The great ketchup conspiracy runs thicker than you think

 In News

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If you reside in Southern Ontario you’re probably well aware of the controversy surrounding Hienz Ketchup’s decision to abandon it’s Highbury Canco factory in Leamington in 2014, leaving 740 employees out of work. This decision to move was only the beginning of the Heinz story. For those not aware, Leamington Ontario was the self proclaimed Tomato Capital of Canada until 2014, evidenced my the endless tomato farms and greenhouses that can be seen from almost all major highway’s in the area.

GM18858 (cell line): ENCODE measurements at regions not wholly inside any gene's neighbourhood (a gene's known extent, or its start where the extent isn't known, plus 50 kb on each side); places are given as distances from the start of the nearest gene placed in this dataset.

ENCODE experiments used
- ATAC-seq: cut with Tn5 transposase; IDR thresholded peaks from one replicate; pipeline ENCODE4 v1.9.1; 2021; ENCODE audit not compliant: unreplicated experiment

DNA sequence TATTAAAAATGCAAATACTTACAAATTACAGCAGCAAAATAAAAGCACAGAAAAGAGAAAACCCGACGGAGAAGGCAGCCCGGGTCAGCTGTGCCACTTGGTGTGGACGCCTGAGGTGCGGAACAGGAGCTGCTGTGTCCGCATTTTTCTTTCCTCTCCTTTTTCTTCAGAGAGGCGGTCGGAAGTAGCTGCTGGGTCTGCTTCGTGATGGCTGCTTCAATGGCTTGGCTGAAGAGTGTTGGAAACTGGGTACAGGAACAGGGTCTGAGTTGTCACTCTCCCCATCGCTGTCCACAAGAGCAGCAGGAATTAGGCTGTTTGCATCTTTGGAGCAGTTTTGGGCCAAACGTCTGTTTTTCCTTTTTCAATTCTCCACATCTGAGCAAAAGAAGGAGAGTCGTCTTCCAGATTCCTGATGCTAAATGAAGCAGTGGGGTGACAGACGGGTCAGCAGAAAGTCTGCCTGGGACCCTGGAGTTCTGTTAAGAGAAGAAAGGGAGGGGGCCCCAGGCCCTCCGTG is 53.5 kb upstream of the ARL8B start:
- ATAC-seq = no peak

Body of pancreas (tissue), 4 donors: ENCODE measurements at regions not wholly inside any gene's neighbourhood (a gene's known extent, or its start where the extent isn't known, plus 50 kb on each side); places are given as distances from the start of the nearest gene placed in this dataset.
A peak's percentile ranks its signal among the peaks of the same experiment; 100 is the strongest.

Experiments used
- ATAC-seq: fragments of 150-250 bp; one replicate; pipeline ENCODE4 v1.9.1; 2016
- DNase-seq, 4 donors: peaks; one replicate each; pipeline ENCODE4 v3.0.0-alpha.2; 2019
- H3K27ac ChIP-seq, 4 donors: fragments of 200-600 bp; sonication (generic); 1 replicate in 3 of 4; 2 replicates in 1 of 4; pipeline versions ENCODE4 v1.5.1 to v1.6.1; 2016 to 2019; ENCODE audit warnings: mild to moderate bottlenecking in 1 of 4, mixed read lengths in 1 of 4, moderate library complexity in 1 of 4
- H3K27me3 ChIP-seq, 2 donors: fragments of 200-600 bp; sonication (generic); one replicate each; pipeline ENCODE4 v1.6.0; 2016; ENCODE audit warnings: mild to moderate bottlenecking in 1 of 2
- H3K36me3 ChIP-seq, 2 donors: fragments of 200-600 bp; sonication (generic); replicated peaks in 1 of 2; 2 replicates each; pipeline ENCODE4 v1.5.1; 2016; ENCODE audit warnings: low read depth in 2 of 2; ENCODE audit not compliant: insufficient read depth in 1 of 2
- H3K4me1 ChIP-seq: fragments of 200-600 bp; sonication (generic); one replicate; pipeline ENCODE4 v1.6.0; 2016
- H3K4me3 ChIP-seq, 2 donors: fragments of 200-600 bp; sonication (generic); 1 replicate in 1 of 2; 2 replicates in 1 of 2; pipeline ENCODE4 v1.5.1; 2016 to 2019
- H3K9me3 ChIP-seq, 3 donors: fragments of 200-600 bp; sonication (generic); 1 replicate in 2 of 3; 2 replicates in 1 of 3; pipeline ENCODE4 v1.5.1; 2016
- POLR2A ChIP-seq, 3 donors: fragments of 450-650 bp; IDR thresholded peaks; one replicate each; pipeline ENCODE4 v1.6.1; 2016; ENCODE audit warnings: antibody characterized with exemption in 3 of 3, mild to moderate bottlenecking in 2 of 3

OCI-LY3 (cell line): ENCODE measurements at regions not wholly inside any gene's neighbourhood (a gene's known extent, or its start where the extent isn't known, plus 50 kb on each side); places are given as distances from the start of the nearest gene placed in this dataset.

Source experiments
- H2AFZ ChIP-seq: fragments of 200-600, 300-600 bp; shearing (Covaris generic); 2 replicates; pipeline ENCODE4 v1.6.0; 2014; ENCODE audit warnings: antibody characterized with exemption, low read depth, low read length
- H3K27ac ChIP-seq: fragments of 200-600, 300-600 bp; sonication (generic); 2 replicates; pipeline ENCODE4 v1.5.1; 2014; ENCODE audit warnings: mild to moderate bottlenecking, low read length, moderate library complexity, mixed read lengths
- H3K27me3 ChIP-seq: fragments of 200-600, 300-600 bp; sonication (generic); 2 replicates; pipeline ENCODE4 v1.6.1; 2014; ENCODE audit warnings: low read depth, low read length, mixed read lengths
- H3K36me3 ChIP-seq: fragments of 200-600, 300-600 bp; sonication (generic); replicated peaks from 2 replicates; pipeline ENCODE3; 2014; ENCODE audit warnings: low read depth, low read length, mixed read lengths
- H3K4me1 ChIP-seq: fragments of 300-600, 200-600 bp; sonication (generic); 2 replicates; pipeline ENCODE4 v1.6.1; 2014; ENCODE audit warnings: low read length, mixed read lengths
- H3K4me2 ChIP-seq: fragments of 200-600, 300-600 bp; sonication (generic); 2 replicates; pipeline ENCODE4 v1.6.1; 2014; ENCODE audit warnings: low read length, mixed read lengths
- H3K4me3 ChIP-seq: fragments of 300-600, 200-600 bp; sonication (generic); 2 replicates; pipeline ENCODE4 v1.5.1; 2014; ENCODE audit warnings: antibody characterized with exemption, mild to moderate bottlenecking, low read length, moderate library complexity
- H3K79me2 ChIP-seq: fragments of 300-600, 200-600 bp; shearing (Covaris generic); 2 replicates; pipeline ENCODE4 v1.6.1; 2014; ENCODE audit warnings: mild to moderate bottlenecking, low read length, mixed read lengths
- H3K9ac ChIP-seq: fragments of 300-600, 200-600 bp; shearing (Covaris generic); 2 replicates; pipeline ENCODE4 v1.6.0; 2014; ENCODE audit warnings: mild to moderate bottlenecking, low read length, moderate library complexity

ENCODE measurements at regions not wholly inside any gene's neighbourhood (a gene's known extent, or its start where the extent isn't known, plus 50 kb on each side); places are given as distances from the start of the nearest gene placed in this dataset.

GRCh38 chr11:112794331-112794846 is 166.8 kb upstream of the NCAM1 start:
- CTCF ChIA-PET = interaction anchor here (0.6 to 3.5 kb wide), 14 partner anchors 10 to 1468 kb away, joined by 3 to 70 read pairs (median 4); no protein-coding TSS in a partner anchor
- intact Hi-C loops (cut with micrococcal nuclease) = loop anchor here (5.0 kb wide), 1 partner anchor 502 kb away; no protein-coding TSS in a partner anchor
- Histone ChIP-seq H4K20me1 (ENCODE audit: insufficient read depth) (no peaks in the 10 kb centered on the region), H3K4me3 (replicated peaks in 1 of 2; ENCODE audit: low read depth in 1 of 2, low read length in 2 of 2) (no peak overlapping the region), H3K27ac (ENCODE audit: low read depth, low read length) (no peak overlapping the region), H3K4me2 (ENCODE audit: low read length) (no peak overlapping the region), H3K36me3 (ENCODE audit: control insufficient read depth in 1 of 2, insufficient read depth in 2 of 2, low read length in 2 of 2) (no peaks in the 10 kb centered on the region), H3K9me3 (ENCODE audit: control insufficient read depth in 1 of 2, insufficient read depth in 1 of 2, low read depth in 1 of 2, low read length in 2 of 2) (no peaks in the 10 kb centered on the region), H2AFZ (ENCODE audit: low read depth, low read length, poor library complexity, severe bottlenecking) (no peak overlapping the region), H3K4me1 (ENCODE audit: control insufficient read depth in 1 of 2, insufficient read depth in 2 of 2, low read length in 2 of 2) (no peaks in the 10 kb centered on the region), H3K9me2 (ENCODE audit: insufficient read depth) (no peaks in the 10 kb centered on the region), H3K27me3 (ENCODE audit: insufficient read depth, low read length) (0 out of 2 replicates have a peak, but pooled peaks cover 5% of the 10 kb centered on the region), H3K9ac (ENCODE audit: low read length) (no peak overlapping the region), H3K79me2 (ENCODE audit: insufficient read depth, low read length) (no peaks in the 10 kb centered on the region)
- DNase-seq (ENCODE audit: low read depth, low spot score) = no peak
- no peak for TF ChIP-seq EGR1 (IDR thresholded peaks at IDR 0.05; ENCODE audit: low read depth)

When Hienz turned their back on Leamington, they left a lot of farmers and tomatoes behind. Seeing an opportunity, French’s  (another lesser known American ketchup brand and competitor)  began sourcing tomato paste from the Highbury Canco factory previously owned by Heinz. This of course made tomato farmers and plant employees happy. Inevitably, social media got wind of the “warm fuzzy” inducing story about French’s rescuing the tomato farms and almost immediately, residents in southern Ontario felt that it was their duty to abandon their Heinz ketchup for the less expensive, locally produced French’s product.